Privatisation owes its place in the ESAF programme to donors' desire to break, or at least weaken, the link between clientilist politics and economic management, an issue that goes well beyond the simple question of improving enterprise efficiency and financial performance. A significant part of the political elite shares this point of view, though one must wonder how many are genuinely motivated by a desire to change the system and how many are simply resentful of Mr Patasse's control of the levers of patronage. The top privatisation priorities are telecommunications, power and the state petroleum company, Petroca, though fuel stocks will be placed in the hands of a new joint-venture company, Sogal, in which the state would hold a stake of up to 25% for a transitional two- to three- year period. The IMF has set a deadline of end-1999 for completing the disposal of the power and telecommunications parastatals. Preparatory work for these privatisations has already started. The ESAF agreement also commits the government to transferring the CAR's two main commercial banks, the Union bancaire en Afrique centrale and the Banque meridien BIAO-Centrafricaine, to the private sector.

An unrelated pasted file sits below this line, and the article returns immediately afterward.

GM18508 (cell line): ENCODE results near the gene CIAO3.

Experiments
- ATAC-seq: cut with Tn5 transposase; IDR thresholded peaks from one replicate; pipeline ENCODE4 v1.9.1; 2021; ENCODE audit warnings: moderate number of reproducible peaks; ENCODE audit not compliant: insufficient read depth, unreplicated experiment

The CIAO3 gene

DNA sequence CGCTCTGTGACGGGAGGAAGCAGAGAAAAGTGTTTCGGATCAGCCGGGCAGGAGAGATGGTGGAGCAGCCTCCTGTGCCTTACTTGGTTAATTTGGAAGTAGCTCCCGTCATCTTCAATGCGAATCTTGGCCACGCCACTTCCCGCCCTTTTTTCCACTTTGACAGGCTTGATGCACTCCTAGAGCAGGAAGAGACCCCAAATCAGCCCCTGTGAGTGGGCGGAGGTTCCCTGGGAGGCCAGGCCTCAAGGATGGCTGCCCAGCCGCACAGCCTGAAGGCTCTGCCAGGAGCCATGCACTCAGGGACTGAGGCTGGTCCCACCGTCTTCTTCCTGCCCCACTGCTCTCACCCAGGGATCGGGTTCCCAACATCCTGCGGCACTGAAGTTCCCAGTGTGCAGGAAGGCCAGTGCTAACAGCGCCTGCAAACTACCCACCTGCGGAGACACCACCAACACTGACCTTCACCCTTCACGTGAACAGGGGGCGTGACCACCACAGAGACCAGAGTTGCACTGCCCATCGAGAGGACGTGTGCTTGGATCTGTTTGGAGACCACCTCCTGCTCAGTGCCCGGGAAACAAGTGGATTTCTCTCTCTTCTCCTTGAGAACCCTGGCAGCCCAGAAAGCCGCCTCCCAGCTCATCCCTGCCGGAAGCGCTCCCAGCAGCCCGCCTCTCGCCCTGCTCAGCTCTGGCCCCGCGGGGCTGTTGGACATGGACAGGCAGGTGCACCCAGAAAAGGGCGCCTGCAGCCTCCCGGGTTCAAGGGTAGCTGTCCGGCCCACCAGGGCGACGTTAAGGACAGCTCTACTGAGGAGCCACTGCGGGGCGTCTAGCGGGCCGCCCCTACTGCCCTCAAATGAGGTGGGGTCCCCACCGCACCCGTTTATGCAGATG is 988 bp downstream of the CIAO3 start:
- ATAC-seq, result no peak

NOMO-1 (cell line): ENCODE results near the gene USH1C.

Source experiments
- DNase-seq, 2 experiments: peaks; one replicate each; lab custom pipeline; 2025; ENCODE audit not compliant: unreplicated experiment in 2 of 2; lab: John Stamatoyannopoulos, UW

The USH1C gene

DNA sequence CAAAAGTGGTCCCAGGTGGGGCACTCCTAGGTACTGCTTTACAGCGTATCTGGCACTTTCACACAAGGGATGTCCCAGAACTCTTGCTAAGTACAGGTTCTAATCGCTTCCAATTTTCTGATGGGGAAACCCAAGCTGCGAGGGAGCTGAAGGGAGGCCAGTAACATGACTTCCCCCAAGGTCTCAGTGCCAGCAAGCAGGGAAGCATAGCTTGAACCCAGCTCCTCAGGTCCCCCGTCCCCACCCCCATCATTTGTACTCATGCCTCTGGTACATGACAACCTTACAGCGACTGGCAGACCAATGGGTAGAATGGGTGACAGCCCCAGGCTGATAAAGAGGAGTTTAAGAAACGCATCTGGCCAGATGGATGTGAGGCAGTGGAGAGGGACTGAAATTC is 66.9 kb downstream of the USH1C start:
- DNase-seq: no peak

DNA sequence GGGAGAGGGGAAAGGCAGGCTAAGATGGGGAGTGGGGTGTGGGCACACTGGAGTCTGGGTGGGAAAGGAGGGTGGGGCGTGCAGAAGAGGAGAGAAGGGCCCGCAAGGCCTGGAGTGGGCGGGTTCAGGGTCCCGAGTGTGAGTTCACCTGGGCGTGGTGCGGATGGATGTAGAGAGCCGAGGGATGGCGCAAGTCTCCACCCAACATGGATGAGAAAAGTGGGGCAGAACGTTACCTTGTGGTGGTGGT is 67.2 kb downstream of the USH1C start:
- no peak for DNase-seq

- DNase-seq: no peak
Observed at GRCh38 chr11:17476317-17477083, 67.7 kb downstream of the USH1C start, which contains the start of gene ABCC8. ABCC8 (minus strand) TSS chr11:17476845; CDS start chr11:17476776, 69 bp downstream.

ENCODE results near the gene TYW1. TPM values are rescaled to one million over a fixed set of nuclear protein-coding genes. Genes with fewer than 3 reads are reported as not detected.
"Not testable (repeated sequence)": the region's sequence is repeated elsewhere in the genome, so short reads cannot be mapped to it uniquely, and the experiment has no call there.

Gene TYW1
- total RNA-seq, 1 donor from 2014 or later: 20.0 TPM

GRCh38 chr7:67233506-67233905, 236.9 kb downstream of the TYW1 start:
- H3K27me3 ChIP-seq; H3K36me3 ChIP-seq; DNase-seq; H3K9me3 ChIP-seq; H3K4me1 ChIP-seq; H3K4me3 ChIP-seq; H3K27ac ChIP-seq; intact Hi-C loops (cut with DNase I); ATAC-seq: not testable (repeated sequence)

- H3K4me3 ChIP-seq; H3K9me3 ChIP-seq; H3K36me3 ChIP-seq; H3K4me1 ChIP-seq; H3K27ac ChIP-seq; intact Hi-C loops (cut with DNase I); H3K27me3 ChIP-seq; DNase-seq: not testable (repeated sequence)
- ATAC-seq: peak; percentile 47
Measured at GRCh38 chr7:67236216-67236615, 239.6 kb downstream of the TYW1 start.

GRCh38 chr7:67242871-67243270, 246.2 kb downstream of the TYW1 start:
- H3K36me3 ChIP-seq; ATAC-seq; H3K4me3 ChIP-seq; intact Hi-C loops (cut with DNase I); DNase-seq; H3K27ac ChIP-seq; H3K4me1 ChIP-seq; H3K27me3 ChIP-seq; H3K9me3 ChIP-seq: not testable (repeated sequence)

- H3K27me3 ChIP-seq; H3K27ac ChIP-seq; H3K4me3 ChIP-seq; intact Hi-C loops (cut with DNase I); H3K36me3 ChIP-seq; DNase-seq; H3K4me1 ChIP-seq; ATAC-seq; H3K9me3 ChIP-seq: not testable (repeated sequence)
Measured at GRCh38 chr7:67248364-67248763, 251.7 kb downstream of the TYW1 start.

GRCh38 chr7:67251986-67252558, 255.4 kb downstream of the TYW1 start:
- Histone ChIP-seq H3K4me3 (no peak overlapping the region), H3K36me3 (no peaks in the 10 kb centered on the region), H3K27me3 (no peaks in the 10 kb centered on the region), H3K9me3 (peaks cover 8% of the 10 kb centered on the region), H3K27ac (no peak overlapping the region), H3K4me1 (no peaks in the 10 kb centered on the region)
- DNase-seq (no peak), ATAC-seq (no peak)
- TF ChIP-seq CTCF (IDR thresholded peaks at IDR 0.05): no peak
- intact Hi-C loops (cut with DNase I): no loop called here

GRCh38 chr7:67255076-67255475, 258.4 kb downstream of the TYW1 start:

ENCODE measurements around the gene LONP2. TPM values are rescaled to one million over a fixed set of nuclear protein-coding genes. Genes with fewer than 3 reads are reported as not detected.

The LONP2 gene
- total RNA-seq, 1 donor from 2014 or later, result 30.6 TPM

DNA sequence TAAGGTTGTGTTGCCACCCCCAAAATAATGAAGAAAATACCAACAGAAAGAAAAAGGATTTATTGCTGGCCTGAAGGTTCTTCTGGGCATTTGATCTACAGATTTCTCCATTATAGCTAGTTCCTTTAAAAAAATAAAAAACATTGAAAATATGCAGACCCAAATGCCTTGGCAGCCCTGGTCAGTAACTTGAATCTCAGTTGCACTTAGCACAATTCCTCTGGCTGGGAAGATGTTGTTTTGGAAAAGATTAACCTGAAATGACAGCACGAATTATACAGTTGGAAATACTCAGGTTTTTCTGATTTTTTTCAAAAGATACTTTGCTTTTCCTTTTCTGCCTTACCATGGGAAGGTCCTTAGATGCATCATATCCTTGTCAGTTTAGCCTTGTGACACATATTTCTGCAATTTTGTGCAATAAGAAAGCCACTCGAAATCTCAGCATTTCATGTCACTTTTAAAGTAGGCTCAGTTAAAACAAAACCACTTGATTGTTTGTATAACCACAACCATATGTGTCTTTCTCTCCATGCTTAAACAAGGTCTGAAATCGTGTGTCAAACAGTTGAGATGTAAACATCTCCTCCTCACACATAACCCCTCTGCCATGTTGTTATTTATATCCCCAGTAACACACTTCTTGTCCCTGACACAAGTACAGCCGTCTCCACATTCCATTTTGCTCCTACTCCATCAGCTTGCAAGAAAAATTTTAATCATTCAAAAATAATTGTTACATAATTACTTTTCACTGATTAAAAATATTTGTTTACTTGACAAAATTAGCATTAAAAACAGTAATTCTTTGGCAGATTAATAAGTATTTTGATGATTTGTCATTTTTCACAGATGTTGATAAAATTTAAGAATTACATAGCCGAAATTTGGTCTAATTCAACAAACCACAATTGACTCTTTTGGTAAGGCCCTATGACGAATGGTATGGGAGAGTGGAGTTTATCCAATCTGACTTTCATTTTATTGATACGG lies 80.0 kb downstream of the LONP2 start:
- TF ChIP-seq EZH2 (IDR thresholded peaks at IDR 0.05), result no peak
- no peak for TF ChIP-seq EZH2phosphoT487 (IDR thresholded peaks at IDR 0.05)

-- but regulation is required
A natural accompaniment to the privatisation programme is the implementation of a more transparent regulatory system, to create an open playing field for investors. The ESAF accord envisages reform of the judicial system and the introduction of new labour and mining codes. These are likely to be more liberal, reducing the burden of red tape encountered by business. However, doubts persist as to whether a new regime will genuinely be implemented and, if so, whether it will be any more effective in ensuring a fair and less corrupt framework of commercial law. To some extent the shape of the new business law environment will depend on the evolution of ongoing efforts to promote a harmonised legal code for the region.